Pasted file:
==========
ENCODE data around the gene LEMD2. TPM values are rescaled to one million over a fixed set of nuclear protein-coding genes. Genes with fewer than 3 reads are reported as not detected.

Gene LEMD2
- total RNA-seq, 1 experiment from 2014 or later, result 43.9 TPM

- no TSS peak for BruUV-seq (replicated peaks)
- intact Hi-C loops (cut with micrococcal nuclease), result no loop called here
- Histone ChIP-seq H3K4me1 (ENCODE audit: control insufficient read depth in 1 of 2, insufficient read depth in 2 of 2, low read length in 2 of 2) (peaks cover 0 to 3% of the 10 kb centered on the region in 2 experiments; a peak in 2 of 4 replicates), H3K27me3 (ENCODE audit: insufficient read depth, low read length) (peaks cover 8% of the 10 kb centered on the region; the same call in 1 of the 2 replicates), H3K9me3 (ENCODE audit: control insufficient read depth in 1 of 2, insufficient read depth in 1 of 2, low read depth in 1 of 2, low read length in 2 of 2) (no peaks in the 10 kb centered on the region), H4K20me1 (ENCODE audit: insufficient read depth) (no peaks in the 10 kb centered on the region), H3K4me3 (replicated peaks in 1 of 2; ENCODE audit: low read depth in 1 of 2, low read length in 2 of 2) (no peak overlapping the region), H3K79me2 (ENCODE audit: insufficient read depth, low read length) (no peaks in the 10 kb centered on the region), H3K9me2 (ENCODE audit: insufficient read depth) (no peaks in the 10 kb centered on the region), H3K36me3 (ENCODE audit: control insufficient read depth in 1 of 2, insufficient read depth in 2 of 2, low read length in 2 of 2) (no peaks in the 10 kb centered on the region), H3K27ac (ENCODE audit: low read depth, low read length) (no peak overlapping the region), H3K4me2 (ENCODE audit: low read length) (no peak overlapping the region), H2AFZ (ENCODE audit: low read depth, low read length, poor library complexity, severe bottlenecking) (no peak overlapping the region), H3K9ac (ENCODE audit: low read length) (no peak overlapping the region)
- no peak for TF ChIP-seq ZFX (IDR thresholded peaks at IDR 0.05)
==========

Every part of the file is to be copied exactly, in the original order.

ENCODE data around the gene LEMD2. TPM values are rescaled to one million over a fixed set of nuclear protein-coding genes. Genes with fewer than 3 reads are reported as not detected.

Gene LEMD2
- total RNA-seq, 1 experiment from 2014 or later, result 43.9 TPM

- no TSS peak for BruUV-seq (replicated peaks)
- intact Hi-C loops (cut with micrococcal nuclease), result no loop called here
- Histone ChIP-seq H3K4me1 (ENCODE audit: control insufficient read depth in 1 of 2, insufficient read depth in 2 of 2, low read length in 2 of 2) (peaks cover 0 to 3% of the 10 kb centered on the region in 2 experiments; a peak in 2 of 4 replicates), H3K27me3 (ENCODE audit: insufficient read depth, low read length) (peaks cover 8% of the 10 kb centered on the region; the same call in 1 of the 2 replicates), H3K9me3 (ENCODE audit: control insufficient read depth in 1 of 2, insufficient read depth in 1 of 2, low read depth in 1 of 2, low read length in 2 of 2) (no peaks in the 10 kb centered on the region), H4K20me1 (ENCODE audit: insufficient read depth) (no peaks in the 10 kb centered on the region), H3K4me3 (replicated peaks in 1 of 2; ENCODE audit: low read depth in 1 of 2, low read length in 2 of 2) (no peak overlapping the region), H3K79me2 (ENCODE audit: insufficient read depth, low read length) (no peaks in the 10 kb centered on the region), H3K9me2 (ENCODE audit: insufficient read depth) (no peaks in the 10 kb centered on the region), H3K36me3 (ENCODE audit: control insufficient read depth in 1 of 2, insufficient read depth in 2 of 2, low read length in 2 of 2) (no peaks in the 10 kb centered on the region), H3K27ac (ENCODE audit: low read depth, low read length) (no peak overlapping the region), H3K4me2 (ENCODE audit: low read length) (no peak overlapping the region), H2AFZ (ENCODE audit: low read depth, low read length, poor library complexity, severe bottlenecking) (no peak overlapping the region), H3K9ac (ENCODE audit: low read length) (no peak overlapping the region)
- no peak for TF ChIP-seq ZFX (IDR thresholded peaks at IDR 0.05)